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Fiction

Sandvig Beach

By Hubert Klimko-Dobrzaniecki
Translated from Polish by Jonathan Baines
A fraught parent-child relationship emerges in this excerpt from Hubert Klimko-Dobrzaniecki’s novel Bornholm, Bornholm, in which a middle-aged man speaks to his comatose mother about their visits to the beach during his childhood.
A photograph of Bornholm's rocky seashore and cliff
Photo by Julia Caesar on Unsplash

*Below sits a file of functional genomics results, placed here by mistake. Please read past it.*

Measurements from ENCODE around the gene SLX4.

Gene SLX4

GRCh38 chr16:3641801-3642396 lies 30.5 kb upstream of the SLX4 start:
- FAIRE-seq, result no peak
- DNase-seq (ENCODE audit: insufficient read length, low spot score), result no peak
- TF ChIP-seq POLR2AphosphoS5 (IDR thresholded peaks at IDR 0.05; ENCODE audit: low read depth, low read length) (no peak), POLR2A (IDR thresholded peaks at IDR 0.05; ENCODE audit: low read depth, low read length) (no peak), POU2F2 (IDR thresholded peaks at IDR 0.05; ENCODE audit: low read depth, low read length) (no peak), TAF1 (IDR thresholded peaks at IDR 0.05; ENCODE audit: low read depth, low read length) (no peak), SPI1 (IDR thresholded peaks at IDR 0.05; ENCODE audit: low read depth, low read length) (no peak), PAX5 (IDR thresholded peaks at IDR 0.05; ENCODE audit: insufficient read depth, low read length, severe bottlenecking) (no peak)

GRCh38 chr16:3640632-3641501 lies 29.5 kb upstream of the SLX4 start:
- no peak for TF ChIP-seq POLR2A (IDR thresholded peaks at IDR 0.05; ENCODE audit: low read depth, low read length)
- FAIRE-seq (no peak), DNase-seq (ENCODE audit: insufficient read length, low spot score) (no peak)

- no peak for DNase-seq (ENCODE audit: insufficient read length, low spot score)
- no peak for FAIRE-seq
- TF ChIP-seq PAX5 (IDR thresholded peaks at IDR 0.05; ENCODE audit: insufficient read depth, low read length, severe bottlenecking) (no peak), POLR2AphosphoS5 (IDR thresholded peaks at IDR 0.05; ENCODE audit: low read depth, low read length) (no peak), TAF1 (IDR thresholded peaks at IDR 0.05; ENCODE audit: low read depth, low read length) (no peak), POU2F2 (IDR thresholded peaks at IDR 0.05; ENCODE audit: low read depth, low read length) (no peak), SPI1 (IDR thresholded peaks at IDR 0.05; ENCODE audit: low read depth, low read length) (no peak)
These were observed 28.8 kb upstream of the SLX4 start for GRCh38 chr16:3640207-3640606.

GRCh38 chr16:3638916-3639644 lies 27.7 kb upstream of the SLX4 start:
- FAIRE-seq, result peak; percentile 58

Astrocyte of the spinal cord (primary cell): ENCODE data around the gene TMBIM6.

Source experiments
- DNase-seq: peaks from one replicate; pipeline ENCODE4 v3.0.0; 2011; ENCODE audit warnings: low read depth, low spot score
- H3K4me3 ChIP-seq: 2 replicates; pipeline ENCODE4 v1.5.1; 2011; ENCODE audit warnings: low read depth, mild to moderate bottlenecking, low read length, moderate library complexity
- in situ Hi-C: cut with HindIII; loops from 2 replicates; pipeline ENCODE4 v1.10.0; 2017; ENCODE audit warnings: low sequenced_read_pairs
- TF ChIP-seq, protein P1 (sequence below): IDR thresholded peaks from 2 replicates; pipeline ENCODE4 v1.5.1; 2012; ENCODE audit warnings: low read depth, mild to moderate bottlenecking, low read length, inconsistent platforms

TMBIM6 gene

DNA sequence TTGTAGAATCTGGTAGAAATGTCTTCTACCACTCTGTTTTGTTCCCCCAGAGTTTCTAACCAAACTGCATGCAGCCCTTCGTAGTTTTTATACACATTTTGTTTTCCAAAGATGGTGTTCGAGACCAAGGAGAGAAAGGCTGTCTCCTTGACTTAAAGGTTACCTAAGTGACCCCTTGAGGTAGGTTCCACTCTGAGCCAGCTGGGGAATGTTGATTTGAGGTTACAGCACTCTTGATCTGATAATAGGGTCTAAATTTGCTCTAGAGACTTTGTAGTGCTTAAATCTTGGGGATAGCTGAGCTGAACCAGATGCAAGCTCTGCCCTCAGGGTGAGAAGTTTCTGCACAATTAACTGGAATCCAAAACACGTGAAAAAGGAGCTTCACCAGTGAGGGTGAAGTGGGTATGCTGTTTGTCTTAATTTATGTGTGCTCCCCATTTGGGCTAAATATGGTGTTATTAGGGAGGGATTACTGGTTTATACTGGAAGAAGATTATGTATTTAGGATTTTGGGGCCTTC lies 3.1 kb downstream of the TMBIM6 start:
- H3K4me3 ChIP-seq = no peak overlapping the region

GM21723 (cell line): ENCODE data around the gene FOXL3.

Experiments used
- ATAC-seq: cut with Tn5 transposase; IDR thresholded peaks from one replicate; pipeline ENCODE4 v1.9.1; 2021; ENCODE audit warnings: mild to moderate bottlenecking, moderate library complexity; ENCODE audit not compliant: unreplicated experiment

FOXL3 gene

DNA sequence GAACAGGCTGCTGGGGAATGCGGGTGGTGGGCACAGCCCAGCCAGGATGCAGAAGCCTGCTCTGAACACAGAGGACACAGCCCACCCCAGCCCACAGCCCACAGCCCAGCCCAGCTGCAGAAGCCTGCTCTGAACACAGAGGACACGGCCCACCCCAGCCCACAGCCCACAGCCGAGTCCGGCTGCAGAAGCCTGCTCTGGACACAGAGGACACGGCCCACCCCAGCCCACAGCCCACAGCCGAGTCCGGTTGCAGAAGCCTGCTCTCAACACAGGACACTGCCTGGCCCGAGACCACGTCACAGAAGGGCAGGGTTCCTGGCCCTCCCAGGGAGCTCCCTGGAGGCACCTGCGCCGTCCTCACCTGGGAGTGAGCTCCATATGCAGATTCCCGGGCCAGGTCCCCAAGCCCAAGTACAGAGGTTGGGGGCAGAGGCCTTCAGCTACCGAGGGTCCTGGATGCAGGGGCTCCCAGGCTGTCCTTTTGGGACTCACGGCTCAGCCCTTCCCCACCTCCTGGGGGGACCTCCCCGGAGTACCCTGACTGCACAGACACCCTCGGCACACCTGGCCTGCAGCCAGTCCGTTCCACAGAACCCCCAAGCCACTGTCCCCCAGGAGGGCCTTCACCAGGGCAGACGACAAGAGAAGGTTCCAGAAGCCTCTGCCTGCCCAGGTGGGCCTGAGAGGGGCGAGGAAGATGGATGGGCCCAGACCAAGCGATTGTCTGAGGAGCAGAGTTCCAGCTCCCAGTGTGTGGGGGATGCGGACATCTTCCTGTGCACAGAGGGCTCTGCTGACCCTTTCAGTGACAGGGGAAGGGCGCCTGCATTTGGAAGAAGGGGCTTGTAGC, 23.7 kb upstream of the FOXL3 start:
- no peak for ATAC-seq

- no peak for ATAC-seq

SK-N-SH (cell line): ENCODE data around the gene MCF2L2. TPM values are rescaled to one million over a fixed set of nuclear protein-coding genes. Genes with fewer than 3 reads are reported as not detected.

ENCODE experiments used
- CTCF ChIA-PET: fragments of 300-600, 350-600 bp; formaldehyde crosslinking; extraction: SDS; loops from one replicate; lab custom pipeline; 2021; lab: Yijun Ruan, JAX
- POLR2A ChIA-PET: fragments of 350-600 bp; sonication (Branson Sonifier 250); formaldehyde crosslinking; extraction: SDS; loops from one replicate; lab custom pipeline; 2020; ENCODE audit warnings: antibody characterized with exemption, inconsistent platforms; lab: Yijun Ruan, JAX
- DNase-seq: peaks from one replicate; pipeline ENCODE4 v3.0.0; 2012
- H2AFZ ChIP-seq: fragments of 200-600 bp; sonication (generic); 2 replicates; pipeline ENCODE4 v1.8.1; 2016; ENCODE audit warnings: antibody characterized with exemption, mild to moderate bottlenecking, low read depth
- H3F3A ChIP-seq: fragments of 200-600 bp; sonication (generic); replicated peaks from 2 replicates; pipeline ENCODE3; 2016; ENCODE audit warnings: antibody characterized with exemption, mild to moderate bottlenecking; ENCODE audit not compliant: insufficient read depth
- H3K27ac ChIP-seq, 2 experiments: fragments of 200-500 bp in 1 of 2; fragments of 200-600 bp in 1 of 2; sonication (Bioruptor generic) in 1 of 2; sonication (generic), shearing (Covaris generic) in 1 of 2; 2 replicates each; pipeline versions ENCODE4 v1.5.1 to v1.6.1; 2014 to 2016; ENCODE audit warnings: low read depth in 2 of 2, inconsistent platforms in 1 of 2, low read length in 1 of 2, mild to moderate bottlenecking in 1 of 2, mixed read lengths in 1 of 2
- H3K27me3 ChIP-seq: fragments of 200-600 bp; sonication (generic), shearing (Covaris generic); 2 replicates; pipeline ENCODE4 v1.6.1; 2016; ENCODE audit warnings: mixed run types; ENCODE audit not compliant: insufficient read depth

Here I am again. They say that talking, talking about events from across one’s entire life, will make things easier. Yesterday, right after I left here, I cycled to Sandvig. I still remember how we used to go there together when I was little. A small, peaceful bay. Some sand on the one side, and on the other, toward the cliff, just flat rocks. I was always drawn to the rocks. I didn’t like the sand, it seemed so rough and scratchy. When I lay down on it, I felt like I was lying on sandpaper. But I had to lie down. For you. Sometimes you’d fall asleep, and when I was sure you were sleeping soundly, I’d move away and head for the rocks. There weren’t many people around, because the sea would throw up lots of seaweed there. First of all it would be slippery, green, and smelly. Then it would start to dry out. It would metamorphose from something slippery and pleasant in its way, into something faded, yellow, rough, and reeking to boot. You know, I think it was that smell that left the rocky half of the beach pretty much deserted. Pretty much, because from time to time I would be there, warming myself like a cat on those stones, and there would also be couples pawing at each other. Looking up at the sky and rummaging around in underwear. I watched them with interest and wasn’t yet able to understand what they were struggling with, the rummaging almost always accompanied by panting and squeezing, the whole works, Mummy, let me tell you. It was painful, watching them, and I thought that adult life must be really hard, and that when I grew up, I wouldn’t be like that. I wouldn’t put my hand in my girlfriend’s pants, breathing heavily. That’s what I promised myself. When I lay on the rocks too long, I became lost to the world, it was so hot. The sky was clear with barely a breath of wind, which happens quite often in Sandvig, even though there might be a change in the weather any moment. You woke up and came toward the rocks. For me. And, of course, you found me on some rock or other and demanded that I come back to the blanket on the rough sand. And I, of course, did as I was told. The only good thing about that side of the beach was that you could get into the sea without any difficulty. I learned to swim when I was quite young, but, you recall, my first adventure in the water was unusual and very nearly ended in tragedy. There’s some kind of jetty. It’s still there today, or maybe that’s a brand-new one, it doesn’t matter. Once, you were lying on the beach and talking to someone, and I went off along the jetty, all the way to the end, where the water’s quite deep. On that day the sea was utterly calm and looked more like an ice rink than something that might start moving in waves. There was a boy standing next to me, older and much taller. He was in a mask with a snorkel and had flippers on his feet. Then he jumped in and you could see just how much fun he was having under the water. I wanted to do it too. I wanted to jump in and talk to him. Under the water. So I did. When I got to him, I opened my mouth. And then things took a turn. He could see that I couldn’t swim, that I knew nothing about diving and that I would drown in a flash. He pulled me out of the water and onto the shore. I don’t know how he managed it. I must have been in a severe state of shock. All I remember is lying on the sand with lots of people around me, and you were there, of course, and you were crying out, “Breathe! Breathe!” Slowly, I came back to join the living, but it was really hard to breathe, because so much water was coming out of me. You automatically reined in my desires. The next time we went to the beach I had to parade around in a lurid life jacket, looking like a visitor from another planet. It was very uncomfortable and I was so hot inside it that I nearly died. But the most important thing was that you were sure I was safe.